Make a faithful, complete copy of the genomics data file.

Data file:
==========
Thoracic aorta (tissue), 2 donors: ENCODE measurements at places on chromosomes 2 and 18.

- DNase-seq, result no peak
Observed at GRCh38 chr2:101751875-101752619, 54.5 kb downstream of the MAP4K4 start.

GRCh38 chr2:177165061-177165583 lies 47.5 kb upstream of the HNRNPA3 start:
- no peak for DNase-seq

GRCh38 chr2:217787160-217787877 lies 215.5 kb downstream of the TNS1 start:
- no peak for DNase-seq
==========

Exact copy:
Thoracic aorta (tissue), 2 donors: ENCODE measurements at places on chromosomes 2 and 18.

- DNase-seq, result no peak
Observed at GRCh38 chr2:101751875-101752619, 54.5 kb downstream of the MAP4K4 start.

GRCh38 chr2:177165061-177165583 lies 47.5 kb upstream of the HNRNPA3 start:
- no peak for DNase-seq

GRCh38 chr2:217787160-217787877 lies 215.5 kb downstream of the TNS1 start:
- no peak for DNase-seq